Wednesday, April 2, 2014

In which I run away from the Army and get "sedated" by the Air Force

So...earthquake drill continued....

Day 3: Transport Day.
   On Tuesday the joint armed forces, medical personnel, etc. were testing the State of Alaska's ability to transport patients out of the state in the event of an emergency. From my observations, I'd say we're in trouble.
    The group into which I was assigned was mostly made up of nurses, plus me, Dr. Hyde. Needless to say, we've seen a lot of mental illnesses. So when they assigned us to various roles as mentally ill patients, we....well, we used our experiences to make it lifelike. Now, just for the record, there is nothing even remotely humorous about mental illness, and I am in no way making fun of such diseases or belittling them. But when you get a bunch of (mostly) health professionals tasked with being crazy, and they know all the tricks patients try, well, those professionals are going to have fun.

Oops #1:
  We were transported to the Alaskan Psychiatric Institute. This is supposed to be a totally safe environment; I wasn't even allowed to bring my knitting needles in, because a real patient might use them as a weapon. Explain to me, then, why they left out a bunch of office supplies in a box for us pseudo-crazypants patients to steal? It was like Christmas. Since I was supposed to be suicidally depressed, I snagged some thumb-tacks. From my observations on the subject, a real patient would immediately use these as self-cutting instruments. Another lady, pretending to be schizophrenic, grabbed a staple and a pen, and started threatening anyone who came near her, up to and including the observers of the exercise. Since she was yelling and threatening everyone, I figured it would be in character to go huddle in the corner. Which I did. And therefore got missed when they were doing the initial registration. I wasn't hiding, really, and I was cooperative, but acting depressed and scared out of my mind. (I was supposed to be a victim of domestic violence). I only let them put me on a stretcher because one of the national guards carrying it was a woman.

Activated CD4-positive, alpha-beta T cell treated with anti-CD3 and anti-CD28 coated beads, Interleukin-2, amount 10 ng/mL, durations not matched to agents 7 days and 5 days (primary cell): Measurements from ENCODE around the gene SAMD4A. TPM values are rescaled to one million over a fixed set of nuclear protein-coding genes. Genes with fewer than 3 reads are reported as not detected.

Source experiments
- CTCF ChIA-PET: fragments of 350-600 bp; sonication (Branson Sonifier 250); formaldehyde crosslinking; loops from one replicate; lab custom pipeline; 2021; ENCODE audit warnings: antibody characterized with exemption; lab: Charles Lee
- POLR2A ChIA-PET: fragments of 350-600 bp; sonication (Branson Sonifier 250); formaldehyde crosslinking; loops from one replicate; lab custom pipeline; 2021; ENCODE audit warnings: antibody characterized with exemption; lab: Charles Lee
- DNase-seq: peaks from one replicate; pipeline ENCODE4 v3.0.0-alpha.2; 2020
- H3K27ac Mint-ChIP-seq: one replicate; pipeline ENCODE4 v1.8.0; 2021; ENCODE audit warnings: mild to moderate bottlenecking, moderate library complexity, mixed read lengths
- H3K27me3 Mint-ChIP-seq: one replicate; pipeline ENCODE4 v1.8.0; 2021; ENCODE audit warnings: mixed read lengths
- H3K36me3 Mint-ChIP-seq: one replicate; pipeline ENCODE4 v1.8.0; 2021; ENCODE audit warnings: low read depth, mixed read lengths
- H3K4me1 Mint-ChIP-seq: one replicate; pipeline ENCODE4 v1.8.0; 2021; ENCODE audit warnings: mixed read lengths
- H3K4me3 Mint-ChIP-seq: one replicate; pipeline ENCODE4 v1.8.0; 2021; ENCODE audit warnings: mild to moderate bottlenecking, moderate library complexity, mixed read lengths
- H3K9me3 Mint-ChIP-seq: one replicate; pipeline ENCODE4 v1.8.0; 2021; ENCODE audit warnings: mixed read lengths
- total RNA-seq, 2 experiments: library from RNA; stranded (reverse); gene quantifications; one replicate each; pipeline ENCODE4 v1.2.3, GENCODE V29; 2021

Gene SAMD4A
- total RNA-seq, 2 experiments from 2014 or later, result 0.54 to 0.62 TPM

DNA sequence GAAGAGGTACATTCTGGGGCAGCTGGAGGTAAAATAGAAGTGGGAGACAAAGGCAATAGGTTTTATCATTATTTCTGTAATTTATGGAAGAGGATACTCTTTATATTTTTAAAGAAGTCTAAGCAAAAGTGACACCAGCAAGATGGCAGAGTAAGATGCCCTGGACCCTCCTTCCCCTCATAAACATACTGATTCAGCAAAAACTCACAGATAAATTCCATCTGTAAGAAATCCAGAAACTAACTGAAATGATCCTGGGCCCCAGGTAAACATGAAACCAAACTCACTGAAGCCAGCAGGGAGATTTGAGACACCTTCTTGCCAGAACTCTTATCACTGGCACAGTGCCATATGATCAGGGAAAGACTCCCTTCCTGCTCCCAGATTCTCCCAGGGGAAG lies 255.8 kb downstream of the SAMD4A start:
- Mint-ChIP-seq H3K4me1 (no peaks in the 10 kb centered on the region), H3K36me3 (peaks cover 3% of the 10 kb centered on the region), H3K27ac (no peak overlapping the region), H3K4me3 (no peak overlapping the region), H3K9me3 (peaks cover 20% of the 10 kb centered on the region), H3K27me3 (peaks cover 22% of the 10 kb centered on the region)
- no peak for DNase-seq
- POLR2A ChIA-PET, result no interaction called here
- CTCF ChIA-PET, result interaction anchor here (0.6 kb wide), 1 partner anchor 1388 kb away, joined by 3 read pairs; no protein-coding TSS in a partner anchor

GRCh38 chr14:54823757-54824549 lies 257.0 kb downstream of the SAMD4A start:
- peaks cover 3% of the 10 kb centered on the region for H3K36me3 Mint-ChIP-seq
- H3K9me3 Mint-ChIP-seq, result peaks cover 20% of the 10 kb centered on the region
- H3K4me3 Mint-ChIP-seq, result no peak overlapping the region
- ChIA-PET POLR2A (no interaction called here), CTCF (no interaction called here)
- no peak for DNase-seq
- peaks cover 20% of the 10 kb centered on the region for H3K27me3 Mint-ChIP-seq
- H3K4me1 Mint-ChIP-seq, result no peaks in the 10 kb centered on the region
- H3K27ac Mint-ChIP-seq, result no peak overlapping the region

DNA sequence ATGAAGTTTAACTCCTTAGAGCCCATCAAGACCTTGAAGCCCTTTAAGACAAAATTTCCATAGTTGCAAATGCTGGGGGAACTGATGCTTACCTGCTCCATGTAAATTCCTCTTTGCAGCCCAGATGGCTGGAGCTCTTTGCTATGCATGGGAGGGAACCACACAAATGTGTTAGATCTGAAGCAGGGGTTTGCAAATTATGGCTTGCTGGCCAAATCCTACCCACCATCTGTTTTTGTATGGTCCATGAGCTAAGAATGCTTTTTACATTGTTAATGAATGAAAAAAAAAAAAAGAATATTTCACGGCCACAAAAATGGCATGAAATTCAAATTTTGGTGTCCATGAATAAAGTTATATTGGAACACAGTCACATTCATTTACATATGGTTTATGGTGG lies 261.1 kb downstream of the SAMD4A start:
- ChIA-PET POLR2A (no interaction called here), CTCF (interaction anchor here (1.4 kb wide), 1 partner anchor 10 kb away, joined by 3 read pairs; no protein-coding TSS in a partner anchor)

Oops #2:
  I'm claustrophobic. They put me six inches below the patient above me, and that only after I screamed "NO, no no no" about being put on the bottom of three stacked patients on the bus. They were promising me the world, we'll get you moved ma'am, really, we just need some people here until one of the soldiers came over and asked me if I was acting. Which I was; I'm claustrophobic, but I can deal. He said I totally fooled him; he thought I was about to have a panic attack. But the thing is, by staying in the middle row of cots, I could gradually remove my restraints, see if anyone was noticing, watch the guards, and then take off like a bat out of hell. One guard tried to block me. Went right through him. Made the dude chase me around the parking lot, around a car, down the other side of the parking lot, around a car, then let him catch me because I didn't want to slip on the ice. I mean, what would a real psych patient do? Get the hell out of dodge, that's what.

Update: I later found out that when I ran off the transport bus, another patient decided to take off the other way. So two of us were running for it at the same time. Nice.


Oops #3: